Pensions and Divorce
Why is a Pension an important part of a Divorce settlement?
A pension can be one the largest assets in a divorce, sometimes being found to be worth more than the family home. A pension can enable you to reach a settlement if used as a bargaining instrument.
But it is my husband's (or wife's) pension
During a divorce a pension no longer belongs to an individual. It is just another asset which has to go into the divorce pot for fair and equitable distribution. This can be voluntarily, through mediation, solicitors or the courts, it's important that you have good legal advice. The courts can have wide powers to apportion pension rights and this should be considered as an option when trying to come to an agreement.
Can my solicitor or the courts help me?
Your solicitor can guide you and call upon experts when he considers this to be necessary. Your first port of call should always be your family law solicitor but this does not mean that you should not do your homework as this can keep costs down.
Where do I start?
To begin, gather up all available documentation. If you are unable to get these your solicitor can request them from your spouse's solicitor and, in the last resort, the courts have the power to order that they should be divulged. We can also help you check on your eligibility for a state pension.
Pension offsetting, earmarking and sharing
From 1 December 2000, the courts gained wider powers to deal with pension rights. This was good news particularly for those who didn't have a proper pension of their own.
Before this new law in December 2000, pensions were dealt with by offsetting and earmarking. Offsetting simply means that one partner's pension is traded against other assets from the marriage to give each other a fair value.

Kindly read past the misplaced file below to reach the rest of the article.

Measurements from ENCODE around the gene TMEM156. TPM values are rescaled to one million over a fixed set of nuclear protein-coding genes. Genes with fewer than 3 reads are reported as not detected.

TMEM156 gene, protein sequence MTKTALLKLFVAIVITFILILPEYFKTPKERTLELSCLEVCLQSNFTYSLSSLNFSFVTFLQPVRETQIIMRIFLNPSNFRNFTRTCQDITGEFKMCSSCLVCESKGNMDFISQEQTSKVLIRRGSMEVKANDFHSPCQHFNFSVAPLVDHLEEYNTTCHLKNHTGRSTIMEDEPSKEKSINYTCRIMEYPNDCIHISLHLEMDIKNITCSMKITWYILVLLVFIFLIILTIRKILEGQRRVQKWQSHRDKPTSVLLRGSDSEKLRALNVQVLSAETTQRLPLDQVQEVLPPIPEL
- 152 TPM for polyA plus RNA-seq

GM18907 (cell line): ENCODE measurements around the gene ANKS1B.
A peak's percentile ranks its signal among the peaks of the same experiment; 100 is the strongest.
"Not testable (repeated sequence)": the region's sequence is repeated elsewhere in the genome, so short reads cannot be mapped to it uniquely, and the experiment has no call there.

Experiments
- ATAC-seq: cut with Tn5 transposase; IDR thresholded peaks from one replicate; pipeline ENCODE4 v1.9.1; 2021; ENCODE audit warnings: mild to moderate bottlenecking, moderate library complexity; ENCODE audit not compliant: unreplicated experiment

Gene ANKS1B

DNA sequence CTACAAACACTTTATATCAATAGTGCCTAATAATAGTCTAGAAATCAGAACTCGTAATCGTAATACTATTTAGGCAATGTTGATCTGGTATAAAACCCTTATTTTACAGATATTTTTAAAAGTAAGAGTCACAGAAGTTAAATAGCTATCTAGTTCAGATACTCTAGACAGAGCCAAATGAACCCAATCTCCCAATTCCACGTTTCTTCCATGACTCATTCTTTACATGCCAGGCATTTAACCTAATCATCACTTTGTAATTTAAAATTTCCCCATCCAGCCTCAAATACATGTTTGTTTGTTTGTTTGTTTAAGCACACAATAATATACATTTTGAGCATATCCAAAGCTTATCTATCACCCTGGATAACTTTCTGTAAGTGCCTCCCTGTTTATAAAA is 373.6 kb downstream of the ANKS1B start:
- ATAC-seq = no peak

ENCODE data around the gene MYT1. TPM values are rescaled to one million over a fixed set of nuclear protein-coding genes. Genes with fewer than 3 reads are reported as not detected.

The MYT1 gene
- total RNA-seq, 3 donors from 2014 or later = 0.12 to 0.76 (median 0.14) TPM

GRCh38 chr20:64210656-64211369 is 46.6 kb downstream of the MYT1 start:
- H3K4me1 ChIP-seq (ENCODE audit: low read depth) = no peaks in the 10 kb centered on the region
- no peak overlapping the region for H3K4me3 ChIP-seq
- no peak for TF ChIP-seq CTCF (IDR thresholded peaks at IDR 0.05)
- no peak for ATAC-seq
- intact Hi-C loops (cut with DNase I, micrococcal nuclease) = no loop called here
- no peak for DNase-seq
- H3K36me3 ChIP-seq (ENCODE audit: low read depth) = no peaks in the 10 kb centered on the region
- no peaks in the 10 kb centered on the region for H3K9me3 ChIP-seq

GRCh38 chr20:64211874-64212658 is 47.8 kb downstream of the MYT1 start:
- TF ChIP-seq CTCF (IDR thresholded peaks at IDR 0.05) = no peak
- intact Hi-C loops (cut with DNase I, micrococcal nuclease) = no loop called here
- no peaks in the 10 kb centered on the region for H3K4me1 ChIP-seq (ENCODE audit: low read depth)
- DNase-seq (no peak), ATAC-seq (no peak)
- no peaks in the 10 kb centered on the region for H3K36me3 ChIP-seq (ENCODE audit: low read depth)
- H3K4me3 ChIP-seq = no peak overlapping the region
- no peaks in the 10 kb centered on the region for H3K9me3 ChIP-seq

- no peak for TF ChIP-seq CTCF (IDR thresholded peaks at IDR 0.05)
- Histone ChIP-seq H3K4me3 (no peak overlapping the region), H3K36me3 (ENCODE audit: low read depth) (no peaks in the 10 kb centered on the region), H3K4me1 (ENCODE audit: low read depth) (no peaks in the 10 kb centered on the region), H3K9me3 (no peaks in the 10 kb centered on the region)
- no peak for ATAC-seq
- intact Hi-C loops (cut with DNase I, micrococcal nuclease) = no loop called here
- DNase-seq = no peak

Divorcing couples have a range of options to deal with pension benefits, including pension earmarking. Although take-up is quite low, earmarking orders have an impact on financial planning for both the member and their ex-spouse.
Pension earmarking is a form of deferred maintenance (also known as pension attachment). It was introduced in respect of pension benefits on divorce by the Pensions Act 1995 and is now also available on dissolution of a civil partnership.
An earmarking order requires part of the members lump sum death benefits and or retirements benefits to be paid to the ex-spouse / partner.
The court can makes a sharing order which results in the pension member receiving a pension debit. The ex spouse would then receive a corresponding credit. The order is passed to the trustees of the pension fund and they then have four months to implement it. It may be possible to allow the credit to remain in the scheme and the ex spouse would therefore have a special class of membership in the scheme with similar rights to those who have left a company but deferred the benefits in the scheme. The trustees could also insist that the credit is transferred to the ex spouse's scheme or a stand alone scheme.